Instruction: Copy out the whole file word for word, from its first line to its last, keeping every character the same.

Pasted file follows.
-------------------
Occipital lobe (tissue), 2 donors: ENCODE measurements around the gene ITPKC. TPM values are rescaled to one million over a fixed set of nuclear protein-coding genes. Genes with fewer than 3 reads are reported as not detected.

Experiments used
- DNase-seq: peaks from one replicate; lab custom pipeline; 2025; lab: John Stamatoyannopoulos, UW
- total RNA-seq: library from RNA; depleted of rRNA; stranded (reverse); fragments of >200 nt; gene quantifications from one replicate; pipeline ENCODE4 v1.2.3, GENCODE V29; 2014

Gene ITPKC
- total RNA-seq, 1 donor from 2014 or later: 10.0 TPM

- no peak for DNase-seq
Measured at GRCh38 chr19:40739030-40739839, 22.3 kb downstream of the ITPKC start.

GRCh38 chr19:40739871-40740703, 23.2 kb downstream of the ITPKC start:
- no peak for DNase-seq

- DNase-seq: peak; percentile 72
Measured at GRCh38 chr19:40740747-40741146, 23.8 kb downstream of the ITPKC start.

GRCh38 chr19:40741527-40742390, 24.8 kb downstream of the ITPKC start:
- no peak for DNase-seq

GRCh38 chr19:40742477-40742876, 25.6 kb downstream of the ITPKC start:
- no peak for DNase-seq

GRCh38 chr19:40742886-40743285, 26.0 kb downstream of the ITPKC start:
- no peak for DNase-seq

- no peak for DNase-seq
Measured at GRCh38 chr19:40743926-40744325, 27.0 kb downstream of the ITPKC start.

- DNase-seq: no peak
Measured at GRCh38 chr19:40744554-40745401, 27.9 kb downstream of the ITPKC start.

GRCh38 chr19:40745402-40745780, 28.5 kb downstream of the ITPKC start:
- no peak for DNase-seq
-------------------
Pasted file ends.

Occipital lobe (tissue), 2 donors: ENCODE measurements around the gene ITPKC. TPM values are rescaled to one million over a fixed set of nuclear protein-coding genes. Genes with fewer than 3 reads are reported as not detected.

Experiments used
- DNase-seq: peaks from one replicate; lab custom pipeline; 2025; lab: John Stamatoyannopoulos, UW
- total RNA-seq: library from RNA; depleted of rRNA; stranded (reverse); fragments of >200 nt; gene quantifications from one replicate; pipeline ENCODE4 v1.2.3, GENCODE V29; 2014

Gene ITPKC
- total RNA-seq, 1 donor from 2014 or later: 10.0 TPM

- no peak for DNase-seq
Measured at GRCh38 chr19:40739030-40739839, 22.3 kb downstream of the ITPKC start.

GRCh38 chr19:40739871-40740703, 23.2 kb downstream of the ITPKC start:
- no peak for DNase-seq

- DNase-seq: peak; percentile 72
Measured at GRCh38 chr19:40740747-40741146, 23.8 kb downstream of the ITPKC start.

GRCh38 chr19:40741527-40742390, 24.8 kb downstream of the ITPKC start:
- no peak for DNase-seq

GRCh38 chr19:40742477-40742876, 25.6 kb downstream of the ITPKC start:
- no peak for DNase-seq

GRCh38 chr19:40742886-40743285, 26.0 kb downstream of the ITPKC start:
- no peak for DNase-seq

- no peak for DNase-seq
Measured at GRCh38 chr19:40743926-40744325, 27.0 kb downstream of the ITPKC start.

- DNase-seq: no peak
Measured at GRCh38 chr19:40744554-40745401, 27.9 kb downstream of the ITPKC start.

GRCh38 chr19:40745402-40745780, 28.5 kb downstream of the ITPKC start:
- no peak for DNase-seq